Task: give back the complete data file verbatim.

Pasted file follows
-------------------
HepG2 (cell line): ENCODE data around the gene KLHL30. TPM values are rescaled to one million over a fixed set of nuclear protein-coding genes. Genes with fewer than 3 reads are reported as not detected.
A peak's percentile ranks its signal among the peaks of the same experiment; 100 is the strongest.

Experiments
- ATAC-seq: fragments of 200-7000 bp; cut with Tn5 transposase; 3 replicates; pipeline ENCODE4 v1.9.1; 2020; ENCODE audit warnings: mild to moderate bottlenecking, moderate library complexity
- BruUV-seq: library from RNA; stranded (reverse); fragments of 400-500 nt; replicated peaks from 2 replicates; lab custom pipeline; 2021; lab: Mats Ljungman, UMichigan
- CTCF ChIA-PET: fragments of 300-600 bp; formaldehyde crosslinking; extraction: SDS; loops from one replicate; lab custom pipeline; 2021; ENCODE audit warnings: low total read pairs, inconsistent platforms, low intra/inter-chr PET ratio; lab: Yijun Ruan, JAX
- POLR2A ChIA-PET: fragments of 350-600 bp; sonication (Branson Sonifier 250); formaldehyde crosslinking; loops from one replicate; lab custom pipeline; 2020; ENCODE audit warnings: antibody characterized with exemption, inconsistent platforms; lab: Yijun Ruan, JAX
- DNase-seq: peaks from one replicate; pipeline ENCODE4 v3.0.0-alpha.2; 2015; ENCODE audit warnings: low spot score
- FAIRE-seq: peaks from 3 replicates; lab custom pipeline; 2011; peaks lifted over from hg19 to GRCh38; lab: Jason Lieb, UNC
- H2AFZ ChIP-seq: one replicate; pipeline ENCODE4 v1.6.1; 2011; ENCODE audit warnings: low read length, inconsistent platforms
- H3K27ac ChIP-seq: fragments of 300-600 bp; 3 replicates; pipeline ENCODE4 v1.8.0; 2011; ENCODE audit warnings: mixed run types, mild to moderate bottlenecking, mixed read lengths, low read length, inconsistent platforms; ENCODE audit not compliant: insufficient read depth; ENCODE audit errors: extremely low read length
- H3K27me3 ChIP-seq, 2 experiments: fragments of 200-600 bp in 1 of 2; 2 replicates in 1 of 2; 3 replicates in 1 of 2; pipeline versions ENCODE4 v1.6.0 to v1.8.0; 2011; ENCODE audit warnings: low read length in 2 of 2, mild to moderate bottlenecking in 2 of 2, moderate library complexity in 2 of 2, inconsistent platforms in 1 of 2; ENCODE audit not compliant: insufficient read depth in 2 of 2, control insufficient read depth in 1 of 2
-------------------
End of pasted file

HepG2 (cell line): ENCODE data around the gene KLHL30. TPM values are rescaled to one million over a fixed set of nuclear protein-coding genes. Genes with fewer than 3 reads are reported as not detected.
A peak's percentile ranks its signal among the peaks of the same experiment; 100 is the strongest.

Experiments
- ATAC-seq: fragments of 200-7000 bp; cut with Tn5 transposase; 3 replicates; pipeline ENCODE4 v1.9.1; 2020; ENCODE audit warnings: mild to moderate bottlenecking, moderate library complexity
- BruUV-seq: library from RNA; stranded (reverse); fragments of 400-500 nt; replicated peaks from 2 replicates; lab custom pipeline; 2021; lab: Mats Ljungman, UMichigan
- CTCF ChIA-PET: fragments of 300-600 bp; formaldehyde crosslinking; extraction: SDS; loops from one replicate; lab custom pipeline; 2021; ENCODE audit warnings: low total read pairs, inconsistent platforms, low intra/inter-chr PET ratio; lab: Yijun Ruan, JAX
- POLR2A ChIA-PET: fragments of 350-600 bp; sonication (Branson Sonifier 250); formaldehyde crosslinking; loops from one replicate; lab custom pipeline; 2020; ENCODE audit warnings: antibody characterized with exemption, inconsistent platforms; lab: Yijun Ruan, JAX
- DNase-seq: peaks from one replicate; pipeline ENCODE4 v3.0.0-alpha.2; 2015; ENCODE audit warnings: low spot score
- FAIRE-seq: peaks from 3 replicates; lab custom pipeline; 2011; peaks lifted over from hg19 to GRCh38; lab: Jason Lieb, UNC
- H2AFZ ChIP-seq: one replicate; pipeline ENCODE4 v1.6.1; 2011; ENCODE audit warnings: low read length, inconsistent platforms
- H3K27ac ChIP-seq: fragments of 300-600 bp; 3 replicates; pipeline ENCODE4 v1.8.0; 2011; ENCODE audit warnings: mixed run types, mild to moderate bottlenecking, mixed read lengths, low read length, inconsistent platforms; ENCODE audit not compliant: insufficient read depth; ENCODE audit errors: extremely low read length
- H3K27me3 ChIP-seq, 2 experiments: fragments of 200-600 bp in 1 of 2; 2 replicates in 1 of 2; 3 replicates in 1 of 2; pipeline versions ENCODE4 v1.6.0 to v1.8.0; 2011; ENCODE audit warnings: low read length in 2 of 2, mild to moderate bottlenecking in 2 of 2, moderate library complexity in 2 of 2, inconsistent platforms in 1 of 2; ENCODE audit not compliant: insufficient read depth in 2 of 2, control insufficient read depth in 1 of 2